November 16, 2011
"Writing has taught me practically everything I know. The act of doing it."

Joan Didion, yesterday at the Herbst Theater, on how a job becomes more than a job.

This quote will come as no surprise if you’ve read Where I Was From, The Year of Magical Thinking, or Blue Nights. Listening to her last night made it even clearer to me why she’s had such an impact in literature and journalism.

She is so deeply rooted in reality, so acutely aware of what it does to her, and so determined to understand it. “I have no ability to think in the abstract," she said. Her prowess is to have embraced this "shortcoming" and turned it into her work’s defining trait. Hers is one of the most powerful voices in the English-speaking world today.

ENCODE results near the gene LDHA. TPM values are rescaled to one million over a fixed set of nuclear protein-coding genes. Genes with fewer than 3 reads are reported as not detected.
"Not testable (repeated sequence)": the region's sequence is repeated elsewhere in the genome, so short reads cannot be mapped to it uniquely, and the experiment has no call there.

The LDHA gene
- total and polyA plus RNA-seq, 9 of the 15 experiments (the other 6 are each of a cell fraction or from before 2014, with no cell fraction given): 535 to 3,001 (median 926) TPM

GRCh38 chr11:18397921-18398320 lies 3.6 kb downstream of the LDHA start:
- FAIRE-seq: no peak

It isn’t just the precise way in which she looks at the string of events that make life. It’s the commitment with which she identifies and describes their context, and her categorical refusal to remove herself from any of it. It’s about figuring it out. She’s the Queen of No-Nonsense. She’s the quintessential Anti-Know-It-All. She’s complacency’s fiercest enemy.

Her interviewer was Vendela Vida, who could’ve done a much better job of the opportunity she was afforded. Still, it was a treat to watch Didion step onto the stage, as was the chance to contrast her highly breakable frame with the strength, wit, and wisdom of her words.

The act of doing it.

— From SF.

  1. whileyouweresleeping posted this
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